Mann arose from plaintiffs’ purchase of a luxury condominium apartment in the Schaefer Landing North Condominium complex (the “Complex”) during the spring 2017. The Complex is located at the eastern edge of the East River in Williamsburg. The unit is located in a Northwest corner of the Complex, with windows facing west to Manhattan, as well as windows facing north to the Williamsburg Bridge and a new building that was under construction at the time of purchase. Plaintiffs purchased the unit for $1,900,000.
According to plaintiffs, defendants falsely represented the extent to which the building under construction would obstruct the views from the north side of the building.
Defendants moved to dismiss, claiming, inter alia, that plaintiffs could not demonstrate that they justifiably relied on any alleged misrepresentation. Among other things, defendants contended that plaintiffs explicitly acknowledged in the contract of sale that they did not rely on any representations, and that defendants did not make any representations, other than those specifically identified in the contract documents. Defendants also argued that plaintiffs saw and were aware of the pending construction project to the north of the Complex during their visit(s) to the building and were not precluded from investigating, and did not investigate, the construction plans and the height of the anticipated building. In this regard, defendants noted that there were various publicly available documents from real estate publications and government offices that described the project and contained various depictions of it.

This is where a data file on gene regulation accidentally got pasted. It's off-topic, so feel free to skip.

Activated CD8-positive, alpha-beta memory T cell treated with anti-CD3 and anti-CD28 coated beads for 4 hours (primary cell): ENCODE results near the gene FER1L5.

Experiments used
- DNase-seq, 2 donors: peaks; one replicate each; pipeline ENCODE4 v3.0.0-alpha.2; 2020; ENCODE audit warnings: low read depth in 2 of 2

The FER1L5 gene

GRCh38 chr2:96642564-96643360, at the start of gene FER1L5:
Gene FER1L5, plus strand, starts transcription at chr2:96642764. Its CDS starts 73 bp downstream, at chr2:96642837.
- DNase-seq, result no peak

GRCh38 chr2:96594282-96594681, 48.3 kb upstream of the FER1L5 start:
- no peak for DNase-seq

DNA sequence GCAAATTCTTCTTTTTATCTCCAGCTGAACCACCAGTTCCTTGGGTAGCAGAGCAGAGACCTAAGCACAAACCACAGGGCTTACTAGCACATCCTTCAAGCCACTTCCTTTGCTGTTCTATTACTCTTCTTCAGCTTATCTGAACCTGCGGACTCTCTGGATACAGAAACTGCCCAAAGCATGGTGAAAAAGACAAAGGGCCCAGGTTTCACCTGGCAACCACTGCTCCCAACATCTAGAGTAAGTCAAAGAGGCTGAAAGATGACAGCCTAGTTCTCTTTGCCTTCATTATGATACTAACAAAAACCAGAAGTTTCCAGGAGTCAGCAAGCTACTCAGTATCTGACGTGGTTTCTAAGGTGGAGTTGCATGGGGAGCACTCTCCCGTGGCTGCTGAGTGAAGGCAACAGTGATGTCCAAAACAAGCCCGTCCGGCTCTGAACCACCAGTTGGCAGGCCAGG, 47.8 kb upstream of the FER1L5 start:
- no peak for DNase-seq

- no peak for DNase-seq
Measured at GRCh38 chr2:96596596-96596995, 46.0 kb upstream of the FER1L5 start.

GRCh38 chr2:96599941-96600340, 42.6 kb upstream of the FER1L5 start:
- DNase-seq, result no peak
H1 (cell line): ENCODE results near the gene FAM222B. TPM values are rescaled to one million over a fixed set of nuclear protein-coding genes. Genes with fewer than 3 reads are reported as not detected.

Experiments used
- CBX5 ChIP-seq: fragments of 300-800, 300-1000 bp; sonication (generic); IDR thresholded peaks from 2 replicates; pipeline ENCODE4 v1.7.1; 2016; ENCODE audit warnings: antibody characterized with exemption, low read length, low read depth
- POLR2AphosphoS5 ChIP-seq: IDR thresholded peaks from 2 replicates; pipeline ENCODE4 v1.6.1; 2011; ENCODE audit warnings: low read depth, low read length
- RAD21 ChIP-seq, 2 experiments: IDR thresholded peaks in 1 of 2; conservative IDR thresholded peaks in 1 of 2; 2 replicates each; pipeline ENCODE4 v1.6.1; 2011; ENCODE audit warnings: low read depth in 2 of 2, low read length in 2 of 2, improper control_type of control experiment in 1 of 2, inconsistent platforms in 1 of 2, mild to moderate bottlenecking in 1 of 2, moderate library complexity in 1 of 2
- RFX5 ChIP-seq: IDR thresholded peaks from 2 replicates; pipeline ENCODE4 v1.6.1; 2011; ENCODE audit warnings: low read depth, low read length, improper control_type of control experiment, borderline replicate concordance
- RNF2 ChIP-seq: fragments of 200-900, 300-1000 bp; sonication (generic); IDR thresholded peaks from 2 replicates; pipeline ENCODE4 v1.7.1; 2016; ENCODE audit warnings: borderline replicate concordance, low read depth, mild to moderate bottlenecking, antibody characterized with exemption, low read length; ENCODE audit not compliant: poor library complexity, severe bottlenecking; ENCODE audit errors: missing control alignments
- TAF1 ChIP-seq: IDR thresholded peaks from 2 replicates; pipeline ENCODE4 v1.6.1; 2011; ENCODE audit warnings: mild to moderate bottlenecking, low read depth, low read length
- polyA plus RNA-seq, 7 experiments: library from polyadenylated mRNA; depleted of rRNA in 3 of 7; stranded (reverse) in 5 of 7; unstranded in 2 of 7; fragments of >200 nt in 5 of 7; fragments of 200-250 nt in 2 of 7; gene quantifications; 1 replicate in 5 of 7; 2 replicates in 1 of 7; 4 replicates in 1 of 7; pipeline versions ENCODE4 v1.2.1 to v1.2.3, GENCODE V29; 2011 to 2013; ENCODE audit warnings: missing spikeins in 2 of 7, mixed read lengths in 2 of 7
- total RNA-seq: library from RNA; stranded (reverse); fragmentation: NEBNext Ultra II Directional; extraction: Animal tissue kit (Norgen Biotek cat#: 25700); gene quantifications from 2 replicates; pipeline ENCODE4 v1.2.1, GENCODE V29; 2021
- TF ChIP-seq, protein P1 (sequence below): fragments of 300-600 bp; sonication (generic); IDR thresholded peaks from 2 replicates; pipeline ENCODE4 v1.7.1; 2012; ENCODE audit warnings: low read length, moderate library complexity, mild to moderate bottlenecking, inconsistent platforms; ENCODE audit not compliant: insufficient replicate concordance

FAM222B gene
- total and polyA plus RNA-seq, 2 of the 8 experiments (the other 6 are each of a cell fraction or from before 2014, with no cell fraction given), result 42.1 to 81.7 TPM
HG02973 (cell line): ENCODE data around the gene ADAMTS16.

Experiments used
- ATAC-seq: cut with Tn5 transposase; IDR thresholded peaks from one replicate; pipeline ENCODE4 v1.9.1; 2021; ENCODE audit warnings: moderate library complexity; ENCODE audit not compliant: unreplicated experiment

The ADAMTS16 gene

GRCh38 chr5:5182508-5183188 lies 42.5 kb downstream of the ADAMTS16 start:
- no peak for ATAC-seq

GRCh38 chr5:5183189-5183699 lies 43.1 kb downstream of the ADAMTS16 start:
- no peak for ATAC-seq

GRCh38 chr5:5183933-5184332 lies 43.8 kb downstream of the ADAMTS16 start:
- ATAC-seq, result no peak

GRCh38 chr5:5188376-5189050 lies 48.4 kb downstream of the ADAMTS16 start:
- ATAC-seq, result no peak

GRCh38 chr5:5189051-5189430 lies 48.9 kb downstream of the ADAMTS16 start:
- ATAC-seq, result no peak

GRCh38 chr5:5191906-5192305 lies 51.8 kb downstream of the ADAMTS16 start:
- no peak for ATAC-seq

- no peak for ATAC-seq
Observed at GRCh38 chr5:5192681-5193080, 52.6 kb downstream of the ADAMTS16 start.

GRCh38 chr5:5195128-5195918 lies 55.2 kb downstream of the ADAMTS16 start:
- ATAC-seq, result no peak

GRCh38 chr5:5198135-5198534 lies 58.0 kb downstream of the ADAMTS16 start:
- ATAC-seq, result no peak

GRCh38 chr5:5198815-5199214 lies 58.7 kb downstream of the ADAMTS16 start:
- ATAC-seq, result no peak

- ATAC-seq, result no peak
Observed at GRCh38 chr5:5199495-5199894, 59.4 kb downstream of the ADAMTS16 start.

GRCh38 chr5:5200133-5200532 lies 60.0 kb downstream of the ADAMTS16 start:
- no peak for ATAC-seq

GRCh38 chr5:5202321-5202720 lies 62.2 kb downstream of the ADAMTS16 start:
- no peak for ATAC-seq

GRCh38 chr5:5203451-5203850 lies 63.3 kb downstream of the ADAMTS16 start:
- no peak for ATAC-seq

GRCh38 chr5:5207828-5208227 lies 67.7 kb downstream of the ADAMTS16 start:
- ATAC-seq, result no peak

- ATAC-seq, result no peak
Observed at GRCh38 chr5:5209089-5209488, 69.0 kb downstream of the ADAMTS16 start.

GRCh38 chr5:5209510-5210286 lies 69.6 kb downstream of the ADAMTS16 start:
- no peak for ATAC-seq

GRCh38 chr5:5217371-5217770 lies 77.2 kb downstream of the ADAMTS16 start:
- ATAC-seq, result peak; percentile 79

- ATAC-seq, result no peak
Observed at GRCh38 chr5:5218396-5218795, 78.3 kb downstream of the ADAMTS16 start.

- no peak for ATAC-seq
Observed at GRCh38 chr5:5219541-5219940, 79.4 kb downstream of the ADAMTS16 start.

The motion court agreed with defendants and dismissed the complaint. Plaintiffs appealed.
The First Department “unanimously affirmed,” holding that plaintiffs failed to demonstrate that they justifiably relied on “defendants’ representations concerning the view from the apartment that they were purchasing.” Slip Op. at *1 (citation omitted). In fact, noted the Court, “[t]he complaint [was] devoid of any allegations that plaintiffs exercised adequate due diligence in ascertaining the extent to which the adjacent building would impact the view.” Id., citing Jee Foo Realty Corp. v. Lemle, 259 A.D.2d 401, 402 (1st Dept. 1999).